So while I was at the MVP Summit, an old client got a hold of me and said there was a weird error on the site when a user was trying to post something. He sent me a screenshot and it said could not login as sa to sql server. I remoted into the server where they had moved the application and looked in the web.config file and did not see any connection string that had sa as the user name. So I was stumped. I began to look at the stack trace and realized which assembly this was coming from. This happened to be the only assembly which did not have the source code on the server. I wrote the app over 6 years ago and the laptop the source was on had recently had a failed hard drive.
Anyway, it was a vb.net 1.1 app from visual studio 2003. Yes I used to do a little VB. :) So I realized that there must have been a connection string hard coded in the assembly where the stack trace was coming from. Oh no! How was i going to fix this without changing the sa password on their new host which was not really an option?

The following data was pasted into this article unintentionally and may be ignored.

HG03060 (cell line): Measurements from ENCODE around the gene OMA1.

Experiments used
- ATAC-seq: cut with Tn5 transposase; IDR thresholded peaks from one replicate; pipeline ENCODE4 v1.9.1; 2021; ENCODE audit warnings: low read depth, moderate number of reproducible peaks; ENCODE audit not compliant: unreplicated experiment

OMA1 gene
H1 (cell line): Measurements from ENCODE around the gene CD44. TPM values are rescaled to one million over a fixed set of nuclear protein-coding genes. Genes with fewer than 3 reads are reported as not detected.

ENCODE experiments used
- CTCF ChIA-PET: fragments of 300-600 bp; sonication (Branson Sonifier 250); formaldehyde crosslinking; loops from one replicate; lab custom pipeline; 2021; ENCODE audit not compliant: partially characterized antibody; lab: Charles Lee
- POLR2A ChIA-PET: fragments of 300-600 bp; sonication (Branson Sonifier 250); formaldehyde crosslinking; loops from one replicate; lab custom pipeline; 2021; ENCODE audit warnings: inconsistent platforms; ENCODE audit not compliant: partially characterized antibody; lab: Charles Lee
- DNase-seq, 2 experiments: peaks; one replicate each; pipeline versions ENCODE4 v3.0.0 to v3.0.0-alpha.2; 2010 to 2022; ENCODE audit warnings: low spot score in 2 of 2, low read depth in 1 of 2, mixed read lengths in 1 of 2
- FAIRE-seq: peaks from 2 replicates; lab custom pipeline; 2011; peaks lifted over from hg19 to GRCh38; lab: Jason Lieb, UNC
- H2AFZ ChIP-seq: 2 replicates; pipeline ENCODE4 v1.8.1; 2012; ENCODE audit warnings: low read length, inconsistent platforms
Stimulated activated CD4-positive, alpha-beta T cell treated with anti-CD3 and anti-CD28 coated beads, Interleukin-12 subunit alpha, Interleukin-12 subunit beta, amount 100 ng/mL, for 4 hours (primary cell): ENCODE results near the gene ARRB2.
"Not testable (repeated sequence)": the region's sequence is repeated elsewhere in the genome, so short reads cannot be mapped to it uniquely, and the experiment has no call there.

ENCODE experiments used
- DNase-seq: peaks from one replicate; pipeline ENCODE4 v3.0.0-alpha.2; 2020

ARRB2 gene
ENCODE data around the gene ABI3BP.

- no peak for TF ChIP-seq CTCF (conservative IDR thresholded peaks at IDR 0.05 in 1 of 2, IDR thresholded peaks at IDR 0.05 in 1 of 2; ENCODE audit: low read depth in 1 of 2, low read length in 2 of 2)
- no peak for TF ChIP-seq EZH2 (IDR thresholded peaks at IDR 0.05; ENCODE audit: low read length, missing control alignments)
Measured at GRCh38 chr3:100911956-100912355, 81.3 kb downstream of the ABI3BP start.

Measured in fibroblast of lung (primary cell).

First thing I did was download reflector here. I opened the assembly and did see the hard code connection string. Man what an idiot for doing that. Don’t know why I did that at the time, but not a very smart move. So I was stuck. How do I edit an assembly without having to export all the code from reflector, find visual studio 2003 and run it in a virtual, download the rest of the app and pray that I could get it to work. Well i searched for modifying a .net assembly and found this: Reflexil - http://sebastien.lebreton.free.fr/reflexil/ . It is a plug-in that works inside of reflector that allows the modification of the code in the assembly. So i downloaded it opened the assembly, changed the connection string code and then saved it. The .dll ended up being a third the size, but still worked after deploying it to the server. I was shocked. I just had edited a vb.net 1.1 assembly on a windows 7 laptop using reflector while in a session during the MVP summit. Pretty cool I think. Saved me a whole day of figuring out how to run visual studio 2003 and get that code compiled again.